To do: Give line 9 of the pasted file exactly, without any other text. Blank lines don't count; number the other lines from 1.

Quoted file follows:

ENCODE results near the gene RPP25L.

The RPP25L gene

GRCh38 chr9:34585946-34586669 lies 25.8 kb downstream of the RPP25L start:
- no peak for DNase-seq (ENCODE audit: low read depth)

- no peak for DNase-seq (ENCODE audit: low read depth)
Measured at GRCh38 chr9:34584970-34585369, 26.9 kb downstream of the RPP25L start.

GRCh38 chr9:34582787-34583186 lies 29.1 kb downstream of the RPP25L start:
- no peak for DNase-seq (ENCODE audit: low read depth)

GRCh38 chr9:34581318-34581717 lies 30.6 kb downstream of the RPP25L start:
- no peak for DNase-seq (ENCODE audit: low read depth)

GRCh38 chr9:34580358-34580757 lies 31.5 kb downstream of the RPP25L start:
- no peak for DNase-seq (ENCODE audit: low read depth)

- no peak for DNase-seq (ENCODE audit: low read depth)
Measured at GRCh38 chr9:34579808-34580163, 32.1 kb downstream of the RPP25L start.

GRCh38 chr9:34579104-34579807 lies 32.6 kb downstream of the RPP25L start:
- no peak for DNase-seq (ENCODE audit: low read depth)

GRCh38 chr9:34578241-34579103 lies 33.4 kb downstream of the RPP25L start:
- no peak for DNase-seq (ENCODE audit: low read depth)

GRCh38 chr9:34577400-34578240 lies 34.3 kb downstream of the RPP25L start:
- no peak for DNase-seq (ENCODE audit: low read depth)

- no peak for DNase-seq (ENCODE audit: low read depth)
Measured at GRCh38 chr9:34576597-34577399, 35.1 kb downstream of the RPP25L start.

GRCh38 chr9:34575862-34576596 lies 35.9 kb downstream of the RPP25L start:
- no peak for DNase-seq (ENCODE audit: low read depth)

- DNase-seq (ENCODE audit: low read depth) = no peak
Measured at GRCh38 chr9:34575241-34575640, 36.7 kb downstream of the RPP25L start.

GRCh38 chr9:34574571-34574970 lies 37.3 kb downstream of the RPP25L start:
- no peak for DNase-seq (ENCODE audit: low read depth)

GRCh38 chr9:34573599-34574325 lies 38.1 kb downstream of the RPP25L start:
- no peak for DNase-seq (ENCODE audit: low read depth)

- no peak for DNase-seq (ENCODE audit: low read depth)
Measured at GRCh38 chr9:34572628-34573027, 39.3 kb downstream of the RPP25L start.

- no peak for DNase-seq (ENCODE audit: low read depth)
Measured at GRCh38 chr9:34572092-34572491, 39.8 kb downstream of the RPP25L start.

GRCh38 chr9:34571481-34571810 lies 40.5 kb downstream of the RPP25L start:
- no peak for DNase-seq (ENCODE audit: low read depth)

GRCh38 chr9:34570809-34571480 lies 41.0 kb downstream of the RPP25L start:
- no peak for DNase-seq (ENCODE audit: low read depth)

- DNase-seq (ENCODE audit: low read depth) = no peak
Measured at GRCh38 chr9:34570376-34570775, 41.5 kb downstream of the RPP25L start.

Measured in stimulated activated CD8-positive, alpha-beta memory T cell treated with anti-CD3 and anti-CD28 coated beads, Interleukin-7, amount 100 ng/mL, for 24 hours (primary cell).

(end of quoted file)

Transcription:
GRCh38 chr9:34581318-34581717 lies 30.6 kb downstream of the RPP25L start: